What all this means is that having poor quality sleep or failing to get enough sleep will impair your ability to build muscle, recover from exercise, and will lower your testosterone levels.
Not only is that a recipe for crappy results from all your hard work in the gym, but it’s also a recipe for poor health and a low sex drive.
This also means that focusing on sleep can be one of the most powerful tools in your muscle-building arsenal. And it’s free.
What to do instead:
I get into sleep in-depth in my Muscle Building Course, but I want to share with you some basics you can start today to get the potent anabolic effects of good quality sleep.
First, make sure you’re getting at least 7 hours of sleep every night. 8 or 9 hours is better if you’re training hard.
Average Americans say they get 6.8 hours of sleep a night, according to a 2013 Gallup poll, which is simply not enough. And they’re not working hard in the gym to build muscle. You’ll need more.
Second, practice sleep hygiene. You brush and floss to maintain proper oral hygiene or else you end up with a mouth full of cavities.
Sleep hygiene is a variety of different practices and habits that are necessary to have good nighttime sleep quality.
Without proper sleep hygiene, you may even get 8 hours of sleep but you will still feel sleepy because the 8 hours weren’t good quality sleep.
Here are some sleep hygiene basics:
- Go to bed and wake up at the same time.
- Dim your lights at night to avoid too much blue light (blue light suppresses melatonin production).
- Use blackout blinds in your bedroom to blackout all ambient light.
- Sleep on a quality bed that promotes proper support for your body.
- Cool your bedroom as lower temperatures will help you get into deep sleep more quickly.
That should get you started! If you want an in-depth education on how to get the best sleep possible, check out my Muscle Building Course and have a listen to my interviews with sleep experts:
(Related: The Power Of Sleep with Dr. Kirk Parsley)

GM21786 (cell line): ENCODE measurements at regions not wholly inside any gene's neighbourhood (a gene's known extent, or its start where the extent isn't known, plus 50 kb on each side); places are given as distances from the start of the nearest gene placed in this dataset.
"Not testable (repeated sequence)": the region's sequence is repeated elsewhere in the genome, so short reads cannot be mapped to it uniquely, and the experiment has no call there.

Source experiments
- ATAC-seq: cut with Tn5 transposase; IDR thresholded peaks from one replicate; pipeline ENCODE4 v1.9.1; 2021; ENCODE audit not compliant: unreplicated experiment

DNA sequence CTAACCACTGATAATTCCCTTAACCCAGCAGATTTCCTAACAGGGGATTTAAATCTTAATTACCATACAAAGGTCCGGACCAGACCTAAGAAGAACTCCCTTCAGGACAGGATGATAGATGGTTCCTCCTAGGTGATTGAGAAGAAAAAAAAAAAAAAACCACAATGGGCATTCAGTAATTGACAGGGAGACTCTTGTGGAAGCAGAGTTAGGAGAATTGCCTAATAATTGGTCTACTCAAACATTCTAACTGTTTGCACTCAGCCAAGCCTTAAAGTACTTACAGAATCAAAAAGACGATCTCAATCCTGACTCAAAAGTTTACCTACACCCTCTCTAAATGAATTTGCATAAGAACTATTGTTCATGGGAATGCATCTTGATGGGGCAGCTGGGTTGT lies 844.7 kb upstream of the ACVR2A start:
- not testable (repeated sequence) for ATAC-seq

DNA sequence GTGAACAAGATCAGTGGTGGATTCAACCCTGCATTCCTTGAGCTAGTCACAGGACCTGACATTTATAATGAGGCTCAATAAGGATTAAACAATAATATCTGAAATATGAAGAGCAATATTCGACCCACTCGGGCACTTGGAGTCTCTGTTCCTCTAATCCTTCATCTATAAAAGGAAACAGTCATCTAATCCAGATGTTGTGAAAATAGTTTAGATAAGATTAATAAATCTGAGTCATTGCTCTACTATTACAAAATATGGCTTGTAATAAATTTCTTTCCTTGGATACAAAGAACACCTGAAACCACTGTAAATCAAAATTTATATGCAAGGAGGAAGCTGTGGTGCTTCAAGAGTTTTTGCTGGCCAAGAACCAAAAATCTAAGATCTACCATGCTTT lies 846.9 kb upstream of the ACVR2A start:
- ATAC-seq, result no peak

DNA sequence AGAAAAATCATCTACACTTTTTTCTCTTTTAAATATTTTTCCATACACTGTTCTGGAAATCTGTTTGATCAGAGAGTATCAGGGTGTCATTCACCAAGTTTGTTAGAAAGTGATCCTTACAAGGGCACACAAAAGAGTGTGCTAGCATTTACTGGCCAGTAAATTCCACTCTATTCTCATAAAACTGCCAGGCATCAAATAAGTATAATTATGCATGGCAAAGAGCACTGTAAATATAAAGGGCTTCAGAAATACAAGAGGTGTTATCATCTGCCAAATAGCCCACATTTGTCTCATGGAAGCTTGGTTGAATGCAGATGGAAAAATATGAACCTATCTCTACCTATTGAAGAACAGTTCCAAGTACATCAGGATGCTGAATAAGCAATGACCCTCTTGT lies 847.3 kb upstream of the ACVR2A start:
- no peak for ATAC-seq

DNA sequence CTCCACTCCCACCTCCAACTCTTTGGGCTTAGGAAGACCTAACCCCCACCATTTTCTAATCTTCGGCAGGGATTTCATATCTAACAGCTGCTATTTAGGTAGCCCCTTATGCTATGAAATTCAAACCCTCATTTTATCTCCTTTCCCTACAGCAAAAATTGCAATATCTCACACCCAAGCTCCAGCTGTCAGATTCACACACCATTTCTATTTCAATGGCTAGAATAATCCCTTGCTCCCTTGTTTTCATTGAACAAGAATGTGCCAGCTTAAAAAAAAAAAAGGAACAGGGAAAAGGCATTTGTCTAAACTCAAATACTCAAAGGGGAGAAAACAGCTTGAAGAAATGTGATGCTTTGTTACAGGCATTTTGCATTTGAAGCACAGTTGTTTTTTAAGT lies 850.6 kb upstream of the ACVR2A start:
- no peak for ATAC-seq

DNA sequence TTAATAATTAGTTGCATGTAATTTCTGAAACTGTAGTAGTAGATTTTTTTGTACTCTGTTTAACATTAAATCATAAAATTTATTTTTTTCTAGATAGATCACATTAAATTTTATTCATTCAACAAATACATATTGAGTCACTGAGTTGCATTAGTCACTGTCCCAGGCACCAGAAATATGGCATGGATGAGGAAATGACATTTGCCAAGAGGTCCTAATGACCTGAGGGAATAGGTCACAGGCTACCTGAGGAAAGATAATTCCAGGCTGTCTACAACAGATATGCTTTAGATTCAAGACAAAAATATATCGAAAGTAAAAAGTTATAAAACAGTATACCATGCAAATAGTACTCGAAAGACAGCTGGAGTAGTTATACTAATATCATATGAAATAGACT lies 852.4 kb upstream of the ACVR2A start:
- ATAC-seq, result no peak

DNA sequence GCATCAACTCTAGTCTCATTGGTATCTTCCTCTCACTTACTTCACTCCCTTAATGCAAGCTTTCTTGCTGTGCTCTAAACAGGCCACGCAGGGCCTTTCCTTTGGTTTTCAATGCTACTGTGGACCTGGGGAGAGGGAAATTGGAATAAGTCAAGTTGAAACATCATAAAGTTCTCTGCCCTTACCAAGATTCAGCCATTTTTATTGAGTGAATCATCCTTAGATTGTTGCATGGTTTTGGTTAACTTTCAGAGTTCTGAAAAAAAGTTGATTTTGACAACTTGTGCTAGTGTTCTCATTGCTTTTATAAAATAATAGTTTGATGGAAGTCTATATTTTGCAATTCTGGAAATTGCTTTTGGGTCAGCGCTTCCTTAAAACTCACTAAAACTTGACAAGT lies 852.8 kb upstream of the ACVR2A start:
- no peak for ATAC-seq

Habit #3: Expecting Supplements To Do The Work
This is something I see all the time. And I used to be guilty of it as well.
You try to build muscle in the gym with some workout you found online.
It goes OK at first but then you hit a plateau. Instead of searching for the method of progression to help get past your training plateau, you start searching for the magic supplement that will make all your gains happen.
You try mass gainers, protein powders, pre-workouts, testosterone boosters, and more.
Maybe you get a little boost but you still aren’t able to make the consistent progress you want.
Told you I’ve been there.
A lot of people ask me about supplements and here’s what I say:
“My No. 1 piece of advice about supplements is that you don’t need them, most are a waste of time and money and some are even dangerous.”
What does work? It’s simple:
- Focus on your workouts.
Following the best workout program, you can find. This doesn’t mean another 4-week workout you found on Bodybuilding.com.
I’m talking about following a progressive workout that builds on itself every month. To give you an idea, I’ve written yearlong workouts for some clients. Every month is a progression from the previous month.
What does that mean?
No plateaus and consistent progress. That’s what good workout programming should do.
- Focus on nutrition.
Nutrition is the most common limiting factor I see with my clients who are looking to build muscle. It’s easy to get strong by training hard in the gym if you’re on a good workout program.
However, I promise you that you won’t make much progress with building lean muscle mass unless your nutrition is on point. And there isn’t a supplement in existence that will help you get around a poor nutrition program.
- Smart supplementation.
You may think that I’m against supplements from reading the past few paragraphs. I’m not.
In fact, I love supplements and would not have been able to make fast progress without them. But I only recommend five, which I go over in my Muscle Building Course.